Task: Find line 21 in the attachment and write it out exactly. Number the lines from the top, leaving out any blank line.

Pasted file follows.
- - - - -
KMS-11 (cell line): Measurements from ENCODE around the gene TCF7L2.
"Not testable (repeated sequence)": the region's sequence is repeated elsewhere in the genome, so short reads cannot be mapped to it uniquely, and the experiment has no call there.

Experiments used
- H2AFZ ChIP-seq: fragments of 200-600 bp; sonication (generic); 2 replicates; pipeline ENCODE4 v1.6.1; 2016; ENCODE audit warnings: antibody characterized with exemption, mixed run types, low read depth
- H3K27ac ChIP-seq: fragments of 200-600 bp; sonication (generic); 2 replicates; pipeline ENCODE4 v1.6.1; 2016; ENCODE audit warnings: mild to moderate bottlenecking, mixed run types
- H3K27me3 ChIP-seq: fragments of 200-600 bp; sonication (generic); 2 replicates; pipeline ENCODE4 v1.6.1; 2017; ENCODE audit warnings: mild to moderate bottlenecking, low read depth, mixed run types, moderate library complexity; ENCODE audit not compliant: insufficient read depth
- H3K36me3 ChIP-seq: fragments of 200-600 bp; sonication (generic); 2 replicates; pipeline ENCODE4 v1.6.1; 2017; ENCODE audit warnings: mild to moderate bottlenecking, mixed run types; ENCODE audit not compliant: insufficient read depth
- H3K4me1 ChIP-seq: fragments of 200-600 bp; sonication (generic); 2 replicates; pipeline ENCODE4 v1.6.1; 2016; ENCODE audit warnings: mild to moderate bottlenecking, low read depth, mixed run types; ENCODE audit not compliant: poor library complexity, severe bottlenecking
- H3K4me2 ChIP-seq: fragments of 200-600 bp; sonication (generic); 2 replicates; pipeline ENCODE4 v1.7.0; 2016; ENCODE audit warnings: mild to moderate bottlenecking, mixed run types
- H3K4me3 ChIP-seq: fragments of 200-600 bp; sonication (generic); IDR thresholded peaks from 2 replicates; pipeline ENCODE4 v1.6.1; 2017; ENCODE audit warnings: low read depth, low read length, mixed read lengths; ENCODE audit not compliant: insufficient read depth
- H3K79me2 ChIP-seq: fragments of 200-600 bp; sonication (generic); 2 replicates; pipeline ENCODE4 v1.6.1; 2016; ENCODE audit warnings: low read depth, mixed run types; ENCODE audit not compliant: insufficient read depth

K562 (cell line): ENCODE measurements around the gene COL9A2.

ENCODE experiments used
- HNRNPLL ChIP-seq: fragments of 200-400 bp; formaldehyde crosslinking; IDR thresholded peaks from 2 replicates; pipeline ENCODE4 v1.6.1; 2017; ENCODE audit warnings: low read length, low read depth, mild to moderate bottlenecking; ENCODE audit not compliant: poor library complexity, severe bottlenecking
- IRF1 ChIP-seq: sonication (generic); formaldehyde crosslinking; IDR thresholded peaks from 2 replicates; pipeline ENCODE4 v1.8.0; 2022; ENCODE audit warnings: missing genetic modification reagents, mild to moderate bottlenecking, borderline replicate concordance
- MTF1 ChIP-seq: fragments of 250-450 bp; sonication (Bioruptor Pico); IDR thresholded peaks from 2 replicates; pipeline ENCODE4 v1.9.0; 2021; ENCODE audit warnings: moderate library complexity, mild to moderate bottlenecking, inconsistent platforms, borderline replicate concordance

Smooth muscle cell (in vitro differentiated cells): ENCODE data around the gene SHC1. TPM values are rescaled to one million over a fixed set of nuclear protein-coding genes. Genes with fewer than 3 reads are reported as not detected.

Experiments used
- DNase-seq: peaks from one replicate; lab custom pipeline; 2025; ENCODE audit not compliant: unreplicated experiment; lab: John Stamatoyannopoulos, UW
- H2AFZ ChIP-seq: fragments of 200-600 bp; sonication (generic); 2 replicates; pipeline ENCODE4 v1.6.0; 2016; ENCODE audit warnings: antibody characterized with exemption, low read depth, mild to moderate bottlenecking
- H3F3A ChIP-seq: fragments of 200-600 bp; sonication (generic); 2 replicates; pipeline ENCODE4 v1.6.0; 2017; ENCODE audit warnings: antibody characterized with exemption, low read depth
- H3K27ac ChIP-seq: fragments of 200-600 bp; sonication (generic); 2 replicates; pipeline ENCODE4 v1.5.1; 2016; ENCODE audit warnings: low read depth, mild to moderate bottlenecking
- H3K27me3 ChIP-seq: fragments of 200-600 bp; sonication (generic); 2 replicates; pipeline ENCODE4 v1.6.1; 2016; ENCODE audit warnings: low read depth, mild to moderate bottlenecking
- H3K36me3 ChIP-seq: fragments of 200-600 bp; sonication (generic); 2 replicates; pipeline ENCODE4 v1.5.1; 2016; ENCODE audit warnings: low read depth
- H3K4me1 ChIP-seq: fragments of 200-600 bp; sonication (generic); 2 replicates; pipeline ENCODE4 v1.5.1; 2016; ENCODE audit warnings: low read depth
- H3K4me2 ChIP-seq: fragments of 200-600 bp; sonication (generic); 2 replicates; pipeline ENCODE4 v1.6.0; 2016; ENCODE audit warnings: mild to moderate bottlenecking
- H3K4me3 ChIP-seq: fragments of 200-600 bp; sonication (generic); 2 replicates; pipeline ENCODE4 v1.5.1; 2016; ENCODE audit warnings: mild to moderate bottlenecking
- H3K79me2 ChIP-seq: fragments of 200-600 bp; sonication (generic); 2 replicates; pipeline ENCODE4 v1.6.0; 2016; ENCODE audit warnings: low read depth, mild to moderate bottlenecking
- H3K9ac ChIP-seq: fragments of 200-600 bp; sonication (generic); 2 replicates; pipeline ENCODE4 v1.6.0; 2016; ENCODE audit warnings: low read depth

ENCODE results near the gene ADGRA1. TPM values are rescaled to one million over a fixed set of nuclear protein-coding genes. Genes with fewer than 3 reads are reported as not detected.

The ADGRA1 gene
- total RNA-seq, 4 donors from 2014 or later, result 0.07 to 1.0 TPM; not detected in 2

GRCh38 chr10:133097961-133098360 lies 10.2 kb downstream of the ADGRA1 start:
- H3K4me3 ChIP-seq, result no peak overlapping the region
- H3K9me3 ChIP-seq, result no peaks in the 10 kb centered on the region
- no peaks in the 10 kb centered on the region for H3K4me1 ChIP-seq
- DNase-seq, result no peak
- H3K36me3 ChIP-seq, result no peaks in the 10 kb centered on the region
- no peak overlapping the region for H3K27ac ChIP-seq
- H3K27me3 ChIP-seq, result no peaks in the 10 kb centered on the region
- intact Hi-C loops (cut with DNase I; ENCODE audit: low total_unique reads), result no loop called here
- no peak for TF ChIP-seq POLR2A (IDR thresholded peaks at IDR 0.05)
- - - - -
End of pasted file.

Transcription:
- H3F3A ChIP-seq: fragments of 200-600 bp; sonication (generic); 2 replicates; pipeline ENCODE4 v1.6.0; 2017; ENCODE audit warnings: antibody characterized with exemption, low read depth